Thursday 13 June, 2013

Umami ‘Residency:’ Micah Wexler Serves Up Dead Chefs


Micah Wexler is one of my favorite Los Angeles chefs, just as much today as at his underregarded, now-shuttered restaurant Mezze. What sets him apart isn't easy to delineate, but in an era where personal image and presentation flash are priorities for most chefs, Wexler has a way of putting a personal stamp on dishes without distracting from the main objective: feeding the customer well. When you eat with him you are thinking neither about his James Beard Foundation nomination nor his appearance cooking against Bobby Flay on Iron Chef America, but only about the food. His plates frequently show an instinct for balancing product and technique and letting your tastebuds do the praising. Dishes typically offer a surprising twist not hinted at on the menu. You can tell he's put in a fair amount of thought, without belaboring the point in the end product.


Micah talks, Mike listens.

And even in his "residencies" at Umamicatessen downtown (the multi-counter space converted one area to a guest-chef bar a few months ago), Wexler is going deeper-concept than most might. Earlier this Spring, he made a series of meals celebrating LA's diverse culture. This month through the summer, he's continuing with a list of one-night-only tributes to deceased chefs, in no particular order, who influenced the culture.

Most of the chefs are of recent vintage--Santi Santamaria passed little more than a year ago, and Bernard Loiseau famously killed himself in 2003 after his restaurant ratings dropped. But tonight, Wexler is preparing a much older menu, inspired by one of the first known cookbooks ever, that of Maestro Martino.

Martino de Rossi was arguably the first "celebrity chef" of Western civilization, cooking around what is now Italy in the 1400s (eventually at the Vatican) and writing one of the oldest surviving cookbooks.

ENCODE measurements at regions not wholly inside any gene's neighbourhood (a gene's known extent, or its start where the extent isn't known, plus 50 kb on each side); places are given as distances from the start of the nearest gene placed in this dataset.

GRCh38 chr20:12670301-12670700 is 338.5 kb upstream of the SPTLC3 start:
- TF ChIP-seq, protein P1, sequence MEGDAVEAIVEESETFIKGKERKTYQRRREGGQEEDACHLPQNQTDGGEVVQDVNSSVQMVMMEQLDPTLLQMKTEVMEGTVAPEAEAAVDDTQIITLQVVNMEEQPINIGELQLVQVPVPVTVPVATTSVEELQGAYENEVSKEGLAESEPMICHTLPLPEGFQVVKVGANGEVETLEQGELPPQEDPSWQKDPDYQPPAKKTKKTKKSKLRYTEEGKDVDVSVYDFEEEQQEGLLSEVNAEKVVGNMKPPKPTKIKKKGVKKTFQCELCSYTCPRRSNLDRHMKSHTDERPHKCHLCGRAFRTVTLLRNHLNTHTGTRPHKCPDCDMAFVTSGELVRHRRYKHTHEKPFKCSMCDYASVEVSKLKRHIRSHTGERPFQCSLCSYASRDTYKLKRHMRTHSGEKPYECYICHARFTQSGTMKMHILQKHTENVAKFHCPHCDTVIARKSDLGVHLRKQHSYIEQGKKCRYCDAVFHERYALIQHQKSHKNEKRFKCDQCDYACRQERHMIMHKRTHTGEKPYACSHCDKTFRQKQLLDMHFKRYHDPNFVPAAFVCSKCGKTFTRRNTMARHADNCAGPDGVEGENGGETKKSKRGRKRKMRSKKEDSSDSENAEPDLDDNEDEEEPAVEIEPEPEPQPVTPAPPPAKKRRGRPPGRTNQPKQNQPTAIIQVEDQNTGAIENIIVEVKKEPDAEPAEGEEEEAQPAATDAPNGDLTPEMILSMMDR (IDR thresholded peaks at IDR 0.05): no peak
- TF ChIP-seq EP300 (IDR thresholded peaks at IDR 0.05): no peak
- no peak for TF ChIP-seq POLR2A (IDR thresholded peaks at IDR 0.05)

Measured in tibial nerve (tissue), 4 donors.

Tonight's menu--which I was able to preview last night, alongside several of my favorite fellow freeloaders--feels so modern and current, it's hard to believe the original recipes might be 600 years old. But, though I couldn't hear much of Wexler's explanations last night, he insisted any modernization was minor.

Certainly in five simple courses it represents well several fundamental Italian traditions: first a sort of crudo salad of delicately smoked mackerel with zucchini and robust fennel; next a rich chicken-based soup that Wexler referred to as a proto-stracciatella, studded with bits of bread, a dusting of saffron and some fresh fava beans; next, a bowl of soft handmade pasta with fresh arugula pesto, hearty and bracing at the same time. Then comes a main attraction which was not a bit hard to imagine on a Rennaissance-era board: a suckling pig, deboned and restuffed with some offal, roasted and cut porchetta-style, then plated under a reduction and sprinkling of more very fresh dill and other herbs. A simple, softly sweet almond tart finishes the meal.

Wexler's collaborator Mike Kassar offers some apt wine pairings.


If you can't make it tonight, you may still want to consider some of his future Thursdays: After Santamaria comes Gilbert Le Coze, original chef of Le Bernardin; Loiseau; 19th century Japanese kaiseki legend Mansuke Nadaya; Jean-Louis Palladin; New York soul food icon Sylvia Woods; Sichuan-Japanese chef Chen Kenmin and finally, California's own Julia Child.

Quite a stretch for oneĀ  chef to handle in a season. I guess Micah likes a challenge.

Umamicatessen: The Residency